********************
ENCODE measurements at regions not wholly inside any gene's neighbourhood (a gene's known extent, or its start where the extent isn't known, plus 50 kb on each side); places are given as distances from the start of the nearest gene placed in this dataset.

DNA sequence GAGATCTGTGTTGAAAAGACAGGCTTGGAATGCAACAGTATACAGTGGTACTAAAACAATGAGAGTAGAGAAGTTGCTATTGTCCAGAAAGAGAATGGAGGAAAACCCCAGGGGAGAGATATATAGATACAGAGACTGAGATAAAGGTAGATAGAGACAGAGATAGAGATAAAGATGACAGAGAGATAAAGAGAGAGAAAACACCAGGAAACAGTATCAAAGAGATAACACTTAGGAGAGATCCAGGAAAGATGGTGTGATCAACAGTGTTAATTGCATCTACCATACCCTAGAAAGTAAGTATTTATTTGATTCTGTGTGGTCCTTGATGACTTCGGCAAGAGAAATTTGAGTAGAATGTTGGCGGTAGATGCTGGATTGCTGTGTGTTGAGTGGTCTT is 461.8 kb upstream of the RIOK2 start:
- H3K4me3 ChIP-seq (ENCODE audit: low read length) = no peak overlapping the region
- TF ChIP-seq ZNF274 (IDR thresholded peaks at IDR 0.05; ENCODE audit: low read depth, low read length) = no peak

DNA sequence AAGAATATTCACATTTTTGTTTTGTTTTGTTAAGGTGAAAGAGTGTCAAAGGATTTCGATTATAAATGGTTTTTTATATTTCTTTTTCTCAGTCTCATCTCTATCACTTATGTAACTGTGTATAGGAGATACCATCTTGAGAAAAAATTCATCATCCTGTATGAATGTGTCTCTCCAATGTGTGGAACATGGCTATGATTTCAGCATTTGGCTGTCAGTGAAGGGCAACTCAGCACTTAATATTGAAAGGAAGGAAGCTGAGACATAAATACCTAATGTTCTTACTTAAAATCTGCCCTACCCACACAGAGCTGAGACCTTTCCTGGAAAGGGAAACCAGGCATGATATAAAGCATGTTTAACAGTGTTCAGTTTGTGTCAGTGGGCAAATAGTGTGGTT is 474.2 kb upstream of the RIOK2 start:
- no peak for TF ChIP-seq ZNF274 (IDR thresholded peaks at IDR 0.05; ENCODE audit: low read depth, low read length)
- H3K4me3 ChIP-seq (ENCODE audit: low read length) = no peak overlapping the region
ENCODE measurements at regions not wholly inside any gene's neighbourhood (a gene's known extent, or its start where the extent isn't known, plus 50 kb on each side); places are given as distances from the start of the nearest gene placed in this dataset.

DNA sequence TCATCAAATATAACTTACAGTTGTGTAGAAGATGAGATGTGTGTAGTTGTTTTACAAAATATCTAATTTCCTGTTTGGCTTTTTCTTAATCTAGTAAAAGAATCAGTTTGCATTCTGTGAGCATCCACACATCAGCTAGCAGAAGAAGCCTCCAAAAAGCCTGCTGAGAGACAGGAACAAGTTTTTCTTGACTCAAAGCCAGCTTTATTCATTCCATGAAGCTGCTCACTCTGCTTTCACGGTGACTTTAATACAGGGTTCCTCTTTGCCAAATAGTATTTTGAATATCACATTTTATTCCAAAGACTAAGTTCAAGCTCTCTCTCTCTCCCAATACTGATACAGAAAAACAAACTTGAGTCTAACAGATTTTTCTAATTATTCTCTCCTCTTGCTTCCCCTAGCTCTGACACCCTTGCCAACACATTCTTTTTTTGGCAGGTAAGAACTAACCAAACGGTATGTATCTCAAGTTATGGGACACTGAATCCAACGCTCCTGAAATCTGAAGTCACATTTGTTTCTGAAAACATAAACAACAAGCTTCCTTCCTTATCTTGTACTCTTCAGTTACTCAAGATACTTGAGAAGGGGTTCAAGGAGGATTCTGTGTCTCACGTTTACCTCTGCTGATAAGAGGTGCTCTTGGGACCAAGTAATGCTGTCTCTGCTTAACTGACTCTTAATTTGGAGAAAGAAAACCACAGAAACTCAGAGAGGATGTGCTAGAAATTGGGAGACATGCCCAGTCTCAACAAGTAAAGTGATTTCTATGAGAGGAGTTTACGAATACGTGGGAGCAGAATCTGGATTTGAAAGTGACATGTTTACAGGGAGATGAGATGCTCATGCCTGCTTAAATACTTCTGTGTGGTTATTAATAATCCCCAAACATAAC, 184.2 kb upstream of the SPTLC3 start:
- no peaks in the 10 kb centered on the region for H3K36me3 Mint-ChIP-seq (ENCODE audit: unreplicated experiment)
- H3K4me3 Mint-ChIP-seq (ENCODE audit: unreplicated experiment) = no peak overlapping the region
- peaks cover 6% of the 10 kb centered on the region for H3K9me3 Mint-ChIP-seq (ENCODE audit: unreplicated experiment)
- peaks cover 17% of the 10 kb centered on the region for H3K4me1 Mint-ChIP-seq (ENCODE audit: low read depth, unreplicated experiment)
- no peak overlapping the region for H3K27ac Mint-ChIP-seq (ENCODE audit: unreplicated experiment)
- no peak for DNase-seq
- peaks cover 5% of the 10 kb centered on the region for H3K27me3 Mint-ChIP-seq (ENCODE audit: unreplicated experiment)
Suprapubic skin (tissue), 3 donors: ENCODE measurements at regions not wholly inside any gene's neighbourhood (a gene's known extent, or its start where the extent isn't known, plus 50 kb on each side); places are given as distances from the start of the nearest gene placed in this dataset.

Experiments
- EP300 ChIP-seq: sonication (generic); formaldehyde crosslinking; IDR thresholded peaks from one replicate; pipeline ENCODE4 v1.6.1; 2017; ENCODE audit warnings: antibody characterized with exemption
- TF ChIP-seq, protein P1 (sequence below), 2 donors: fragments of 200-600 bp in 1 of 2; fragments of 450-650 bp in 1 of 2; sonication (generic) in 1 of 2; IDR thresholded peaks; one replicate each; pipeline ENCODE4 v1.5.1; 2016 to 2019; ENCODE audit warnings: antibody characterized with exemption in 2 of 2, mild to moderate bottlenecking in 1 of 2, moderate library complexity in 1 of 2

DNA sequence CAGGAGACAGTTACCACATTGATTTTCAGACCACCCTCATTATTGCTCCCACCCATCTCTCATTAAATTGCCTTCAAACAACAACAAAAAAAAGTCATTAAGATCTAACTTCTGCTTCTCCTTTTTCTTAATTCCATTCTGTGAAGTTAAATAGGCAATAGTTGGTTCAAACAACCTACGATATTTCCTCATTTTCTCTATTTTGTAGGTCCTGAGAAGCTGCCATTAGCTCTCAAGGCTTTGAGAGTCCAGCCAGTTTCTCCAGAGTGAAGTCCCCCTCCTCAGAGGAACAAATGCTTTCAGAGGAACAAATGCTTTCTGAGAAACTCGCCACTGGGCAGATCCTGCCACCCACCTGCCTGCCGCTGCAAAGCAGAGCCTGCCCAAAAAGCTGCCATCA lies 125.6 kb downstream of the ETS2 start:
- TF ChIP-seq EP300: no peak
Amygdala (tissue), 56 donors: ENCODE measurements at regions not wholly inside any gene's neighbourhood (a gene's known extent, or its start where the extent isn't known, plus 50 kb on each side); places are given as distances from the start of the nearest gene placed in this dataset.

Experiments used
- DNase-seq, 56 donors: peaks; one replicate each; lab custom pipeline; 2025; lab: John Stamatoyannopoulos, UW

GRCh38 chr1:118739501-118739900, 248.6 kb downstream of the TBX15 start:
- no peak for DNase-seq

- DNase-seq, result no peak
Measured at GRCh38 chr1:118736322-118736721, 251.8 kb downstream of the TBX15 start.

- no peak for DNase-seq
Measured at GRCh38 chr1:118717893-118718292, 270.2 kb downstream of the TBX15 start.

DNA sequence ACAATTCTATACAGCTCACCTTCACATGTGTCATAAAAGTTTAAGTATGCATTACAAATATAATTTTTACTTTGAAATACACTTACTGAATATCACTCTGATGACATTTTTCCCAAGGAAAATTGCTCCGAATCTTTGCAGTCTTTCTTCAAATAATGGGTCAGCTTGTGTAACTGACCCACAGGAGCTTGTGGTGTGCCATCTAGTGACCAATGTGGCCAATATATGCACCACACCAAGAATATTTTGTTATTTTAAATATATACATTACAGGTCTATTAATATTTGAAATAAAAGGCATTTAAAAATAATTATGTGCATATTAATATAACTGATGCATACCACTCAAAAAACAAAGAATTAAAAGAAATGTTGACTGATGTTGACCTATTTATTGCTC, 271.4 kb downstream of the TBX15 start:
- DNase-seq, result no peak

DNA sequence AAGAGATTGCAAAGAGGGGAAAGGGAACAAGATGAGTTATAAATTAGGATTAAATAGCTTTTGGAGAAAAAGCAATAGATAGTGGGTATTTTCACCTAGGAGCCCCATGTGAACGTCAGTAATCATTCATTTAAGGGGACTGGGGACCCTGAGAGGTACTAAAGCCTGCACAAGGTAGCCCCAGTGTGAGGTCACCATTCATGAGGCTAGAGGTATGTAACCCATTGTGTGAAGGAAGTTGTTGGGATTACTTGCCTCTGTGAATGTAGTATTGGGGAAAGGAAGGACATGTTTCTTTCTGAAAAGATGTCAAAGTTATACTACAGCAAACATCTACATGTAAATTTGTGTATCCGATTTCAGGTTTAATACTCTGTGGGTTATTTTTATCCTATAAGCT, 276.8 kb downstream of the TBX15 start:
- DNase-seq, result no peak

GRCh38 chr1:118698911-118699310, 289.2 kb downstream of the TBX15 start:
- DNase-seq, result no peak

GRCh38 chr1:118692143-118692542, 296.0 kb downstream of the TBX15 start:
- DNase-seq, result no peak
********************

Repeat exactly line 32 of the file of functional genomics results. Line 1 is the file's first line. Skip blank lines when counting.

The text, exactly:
DNA sequence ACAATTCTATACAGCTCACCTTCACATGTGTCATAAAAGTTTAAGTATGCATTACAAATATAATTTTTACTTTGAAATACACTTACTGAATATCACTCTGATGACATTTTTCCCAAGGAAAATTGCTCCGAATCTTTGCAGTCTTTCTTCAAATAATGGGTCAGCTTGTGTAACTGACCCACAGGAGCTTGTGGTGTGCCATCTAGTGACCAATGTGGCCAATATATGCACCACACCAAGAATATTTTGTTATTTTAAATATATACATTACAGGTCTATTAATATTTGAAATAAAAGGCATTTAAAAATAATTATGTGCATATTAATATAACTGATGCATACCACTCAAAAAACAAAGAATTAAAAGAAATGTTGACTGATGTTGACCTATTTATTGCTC, 271.4 kb downstream of the TBX15 start: